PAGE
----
CSUF math professor’s influence adds up to a ‘legacy of the future’ – Orange County Register

Sam Behseta, Professor of Mathematics at Cal State Fullerton, recently gave a talk entitled “Statistical Thinking and Data Exploration”.

Participants in the lecture, held on November 7 in a conference room at the Pollak Library, included colleagues, current and former students, and even CSUF President Framroze Virjee.

Throughout the lecture and PowerPoint presentation, Behseta showed examples of advanced research projects undertaken by his students.

Therein lies evidence of what Behseta finds most rewarding about his career as a professor: students who have been so inspired by Behseta’s enthusiasm for teaching mathematics that they undertake research projects of their own.

Many of the professor’s former students have engaged in mathematics and data research.

This ability to not only teach, but to impact the lives of his students is one of the reasons Behseta was named CSUF’s Distinguished Professor for 2022.

The prize is awarded for exemplary achievements by a professor as an educator and scientist.

Typically, Behseta is gracious and humble when speaking of discernment.

“It’s an exciting moment in the life of an academic to be recognized in some way by your peers and peers,” said Behseta, who began teaching at CSUF in 2008. “A lot of this, I think, is the result of collaborating with peers, peers, and students.”

An accomplished researcher and author of several publications, Behseta also praised the structure of the university itself.

“I couldn’t help but appreciate the fact that I’ve accomplished something because I’m in a good place,” he said. “That there is a support system that gives people like me these opportunities to do good work.”

Valerie Poyner, Behseta’s former student, attended the lecture.

Poyner admitted to being a shy first-generation college student who dreamed of becoming a doctor when he entered CSUF as an undergraduate.

But after enrolling in Behseta’s math class, Poyner reconsiders her career choice.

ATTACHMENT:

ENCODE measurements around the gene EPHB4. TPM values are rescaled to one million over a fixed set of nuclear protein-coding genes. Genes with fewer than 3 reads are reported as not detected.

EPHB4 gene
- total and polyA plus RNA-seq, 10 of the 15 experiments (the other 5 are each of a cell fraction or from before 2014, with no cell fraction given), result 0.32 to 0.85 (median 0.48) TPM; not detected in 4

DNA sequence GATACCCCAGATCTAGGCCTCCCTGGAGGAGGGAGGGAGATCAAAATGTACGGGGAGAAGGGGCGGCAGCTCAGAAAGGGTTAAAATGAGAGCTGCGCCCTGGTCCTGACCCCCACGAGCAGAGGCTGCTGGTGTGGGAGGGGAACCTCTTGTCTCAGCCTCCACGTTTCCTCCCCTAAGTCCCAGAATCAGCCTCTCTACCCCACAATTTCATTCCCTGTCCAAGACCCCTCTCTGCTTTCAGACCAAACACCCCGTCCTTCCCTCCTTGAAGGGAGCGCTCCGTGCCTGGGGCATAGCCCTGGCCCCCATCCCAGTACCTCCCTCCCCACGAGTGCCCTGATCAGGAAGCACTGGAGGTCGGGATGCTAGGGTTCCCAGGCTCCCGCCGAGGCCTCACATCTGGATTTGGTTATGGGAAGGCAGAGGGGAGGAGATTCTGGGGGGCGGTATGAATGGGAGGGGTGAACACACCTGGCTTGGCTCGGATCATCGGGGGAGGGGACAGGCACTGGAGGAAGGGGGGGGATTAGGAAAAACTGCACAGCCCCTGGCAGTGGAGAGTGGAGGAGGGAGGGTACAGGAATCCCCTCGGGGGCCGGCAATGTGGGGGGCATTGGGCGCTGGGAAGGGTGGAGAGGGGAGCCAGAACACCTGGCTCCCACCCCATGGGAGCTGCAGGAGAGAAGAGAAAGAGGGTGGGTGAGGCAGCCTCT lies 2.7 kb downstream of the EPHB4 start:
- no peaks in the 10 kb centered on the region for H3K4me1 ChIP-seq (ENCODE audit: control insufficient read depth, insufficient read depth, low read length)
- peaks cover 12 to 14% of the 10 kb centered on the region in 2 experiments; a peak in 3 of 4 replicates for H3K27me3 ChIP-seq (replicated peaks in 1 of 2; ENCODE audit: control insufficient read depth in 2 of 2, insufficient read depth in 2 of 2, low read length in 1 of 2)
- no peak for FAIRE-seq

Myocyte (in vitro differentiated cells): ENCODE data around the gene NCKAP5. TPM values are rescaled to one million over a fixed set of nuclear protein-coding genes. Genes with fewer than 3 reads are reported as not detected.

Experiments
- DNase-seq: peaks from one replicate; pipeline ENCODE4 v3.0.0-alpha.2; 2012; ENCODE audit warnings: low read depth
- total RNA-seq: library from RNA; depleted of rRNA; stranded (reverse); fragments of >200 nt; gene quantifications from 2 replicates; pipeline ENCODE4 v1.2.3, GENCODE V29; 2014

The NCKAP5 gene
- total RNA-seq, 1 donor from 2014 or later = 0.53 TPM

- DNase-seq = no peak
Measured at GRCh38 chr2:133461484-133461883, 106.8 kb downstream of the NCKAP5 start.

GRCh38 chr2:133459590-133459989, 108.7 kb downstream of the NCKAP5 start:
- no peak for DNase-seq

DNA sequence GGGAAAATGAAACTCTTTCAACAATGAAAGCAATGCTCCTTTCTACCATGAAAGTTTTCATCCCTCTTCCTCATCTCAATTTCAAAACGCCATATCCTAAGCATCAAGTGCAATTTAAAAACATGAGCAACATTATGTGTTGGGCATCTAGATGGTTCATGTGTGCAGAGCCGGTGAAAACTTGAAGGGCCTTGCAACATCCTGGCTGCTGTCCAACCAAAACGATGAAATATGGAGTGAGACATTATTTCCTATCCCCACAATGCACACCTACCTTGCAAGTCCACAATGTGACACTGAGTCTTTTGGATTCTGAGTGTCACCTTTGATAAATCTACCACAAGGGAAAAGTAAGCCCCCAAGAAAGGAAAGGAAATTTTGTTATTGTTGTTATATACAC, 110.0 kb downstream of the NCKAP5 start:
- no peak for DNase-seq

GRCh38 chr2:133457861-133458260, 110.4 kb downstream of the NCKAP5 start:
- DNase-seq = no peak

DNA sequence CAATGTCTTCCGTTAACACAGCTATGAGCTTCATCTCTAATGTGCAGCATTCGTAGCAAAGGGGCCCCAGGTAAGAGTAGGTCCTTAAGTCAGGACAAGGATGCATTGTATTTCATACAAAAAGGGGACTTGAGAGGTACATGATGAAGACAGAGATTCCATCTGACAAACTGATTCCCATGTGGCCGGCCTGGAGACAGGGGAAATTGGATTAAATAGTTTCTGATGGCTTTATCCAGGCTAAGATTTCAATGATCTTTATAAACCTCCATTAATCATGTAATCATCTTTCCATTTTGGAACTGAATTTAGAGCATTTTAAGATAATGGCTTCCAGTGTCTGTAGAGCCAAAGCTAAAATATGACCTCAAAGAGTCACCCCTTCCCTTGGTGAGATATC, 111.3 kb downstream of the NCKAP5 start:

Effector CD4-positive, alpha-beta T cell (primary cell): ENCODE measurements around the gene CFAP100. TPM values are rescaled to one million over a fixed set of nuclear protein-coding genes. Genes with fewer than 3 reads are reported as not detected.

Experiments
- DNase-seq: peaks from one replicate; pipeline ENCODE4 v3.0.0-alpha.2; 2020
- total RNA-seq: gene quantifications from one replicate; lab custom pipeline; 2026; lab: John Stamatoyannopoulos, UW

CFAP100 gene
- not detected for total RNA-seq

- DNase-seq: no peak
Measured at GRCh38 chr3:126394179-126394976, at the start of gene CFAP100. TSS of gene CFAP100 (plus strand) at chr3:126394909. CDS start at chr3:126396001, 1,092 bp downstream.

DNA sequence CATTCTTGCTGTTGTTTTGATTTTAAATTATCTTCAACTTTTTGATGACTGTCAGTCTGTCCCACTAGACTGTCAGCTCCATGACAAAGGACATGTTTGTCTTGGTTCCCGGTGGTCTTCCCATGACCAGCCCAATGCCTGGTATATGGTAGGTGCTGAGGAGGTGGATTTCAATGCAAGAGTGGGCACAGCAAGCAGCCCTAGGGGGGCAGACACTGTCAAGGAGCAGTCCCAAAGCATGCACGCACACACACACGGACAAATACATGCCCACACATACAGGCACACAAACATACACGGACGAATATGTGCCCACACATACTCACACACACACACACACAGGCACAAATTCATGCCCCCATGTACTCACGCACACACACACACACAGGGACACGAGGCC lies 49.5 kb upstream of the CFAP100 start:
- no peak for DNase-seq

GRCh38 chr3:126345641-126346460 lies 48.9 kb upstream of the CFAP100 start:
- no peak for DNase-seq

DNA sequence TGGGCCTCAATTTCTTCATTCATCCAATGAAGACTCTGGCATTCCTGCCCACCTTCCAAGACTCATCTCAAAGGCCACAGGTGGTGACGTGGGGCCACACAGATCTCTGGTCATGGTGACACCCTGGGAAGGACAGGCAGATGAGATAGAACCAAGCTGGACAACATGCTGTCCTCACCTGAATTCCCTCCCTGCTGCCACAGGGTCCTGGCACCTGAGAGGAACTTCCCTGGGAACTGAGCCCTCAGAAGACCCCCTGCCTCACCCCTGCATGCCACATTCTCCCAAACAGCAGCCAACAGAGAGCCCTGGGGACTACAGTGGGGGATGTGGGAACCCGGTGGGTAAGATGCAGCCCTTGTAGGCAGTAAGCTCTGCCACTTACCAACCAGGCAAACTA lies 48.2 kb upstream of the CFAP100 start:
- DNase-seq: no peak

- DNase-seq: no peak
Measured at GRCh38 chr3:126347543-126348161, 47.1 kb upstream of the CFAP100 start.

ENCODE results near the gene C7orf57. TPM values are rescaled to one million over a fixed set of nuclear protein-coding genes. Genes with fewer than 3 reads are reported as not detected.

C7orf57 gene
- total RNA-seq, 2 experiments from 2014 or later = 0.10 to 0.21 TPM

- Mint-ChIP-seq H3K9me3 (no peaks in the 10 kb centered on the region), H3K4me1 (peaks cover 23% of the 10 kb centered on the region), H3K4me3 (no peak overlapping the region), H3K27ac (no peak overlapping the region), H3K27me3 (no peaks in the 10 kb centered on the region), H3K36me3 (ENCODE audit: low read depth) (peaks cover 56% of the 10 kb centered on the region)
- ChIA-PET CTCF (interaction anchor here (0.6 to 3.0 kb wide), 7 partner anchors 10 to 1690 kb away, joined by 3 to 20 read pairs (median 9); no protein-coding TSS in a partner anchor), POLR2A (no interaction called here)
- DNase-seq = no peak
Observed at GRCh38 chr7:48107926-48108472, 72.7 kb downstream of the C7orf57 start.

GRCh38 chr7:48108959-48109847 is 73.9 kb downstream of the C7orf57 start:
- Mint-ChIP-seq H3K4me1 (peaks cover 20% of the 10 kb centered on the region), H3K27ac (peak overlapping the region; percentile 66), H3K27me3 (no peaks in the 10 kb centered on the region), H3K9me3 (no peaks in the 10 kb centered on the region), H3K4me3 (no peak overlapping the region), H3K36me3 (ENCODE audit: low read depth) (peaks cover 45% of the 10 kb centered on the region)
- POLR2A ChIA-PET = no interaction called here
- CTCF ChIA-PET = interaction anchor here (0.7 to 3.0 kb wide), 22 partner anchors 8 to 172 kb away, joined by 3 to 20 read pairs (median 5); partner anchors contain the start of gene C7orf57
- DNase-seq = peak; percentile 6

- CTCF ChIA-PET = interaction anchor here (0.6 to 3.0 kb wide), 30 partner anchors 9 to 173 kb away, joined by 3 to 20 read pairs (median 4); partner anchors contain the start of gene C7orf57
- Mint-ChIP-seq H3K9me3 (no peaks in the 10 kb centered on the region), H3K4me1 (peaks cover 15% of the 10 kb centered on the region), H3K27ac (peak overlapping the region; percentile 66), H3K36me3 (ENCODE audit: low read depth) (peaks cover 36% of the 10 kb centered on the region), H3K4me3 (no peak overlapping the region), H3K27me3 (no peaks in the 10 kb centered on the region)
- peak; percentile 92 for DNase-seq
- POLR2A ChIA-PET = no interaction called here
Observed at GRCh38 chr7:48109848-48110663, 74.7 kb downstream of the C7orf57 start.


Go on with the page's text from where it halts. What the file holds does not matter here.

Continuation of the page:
Today, Poyner is an Associate Professor of Mathematics at CSUF and one of Behseta’s colleagues.

“He was always kind enough to make everyone feel welcome,” Poyner said. “He gave me the courage to talk to him a little more, and one thing led to another, and he started saying, ‘Maybe you should try to do some research.’ ”

Poyner took the advice and conducted her own research projects while pursuing a teaching career.

Behseta has also made efforts to improve CSUF’s capacity to conduct important research.

In 2016, Behseta was appointed director of the Center for Computational and Applied Mathematics, a university organization that advances research in science and mathematics through collaboration with students, faculty, and external partners.

In 2021, he led a push to secure $600,000 in grants from the US Army for a new high-tech computing cluster that will enable math and science faculty and students to conduct research.

The center received funding to acquire a second supercomputer in 2022, creating opportunities for research in several areas including statistics, applied mathematics, biology and biochemistry.

During the COVID-19 pandemic, Behseta and his colleague Derdei Bichara began constructing a mathematical model to predict the spread of the virus.

This model was widely presented in the media.

“He is an amazing human being who has not only devoted himself to his passion in his academic pursuits as an amazing mathematician and statistician,” said Virjee. “But he’s also a mentor, someone who believes in making the world a better place through academic pursuits, not just through his research but through the impact he has on students. He creates a legacy of the future simply by doing what he loves.”

In collaboration with researchers at Cypress College and UC Irvine, Behseta and her colleague Jessica Jaynes, a former CSUF student, received a $1.5 million grant to give underrepresented and historically underserved students the opportunity to have a Receive training in data science applications and engage in high-level research.

“The students are his main focus,” said James. “He’s always there for you.”

While guiding math majors and graduate students to become leaders in their fields, Behseta says he’s just as content teaching introductory math courses as he is to students who are sometimes afraid of math.

“In the past, we were trained or engineered to be afraid of math, and that’s global,” Behseta said. “Partly because it’s very deep and very abstract. It’s not tangible like chemistry or physics.”

The key to relieving students of math fears is teaching them to make the subject interesting, he said.

Demystifying math and encouraging a love of the subject during elementary school is key, he said.

“We all need motivation early in our lives, and when you have a good mentor, a really inspirational teacher who can engage you in the intricacies of the lesson and get you excited about it, pursue that,” the professor said.

https://www.ocregister.com/2022/11/17/csuf-math-professors-impact-adds-up-to-a-legacy-of-the-future/ CSUF math professor’s influence adds up to a ‘legacy of the future’ – Orange County Register

Dais Johnston

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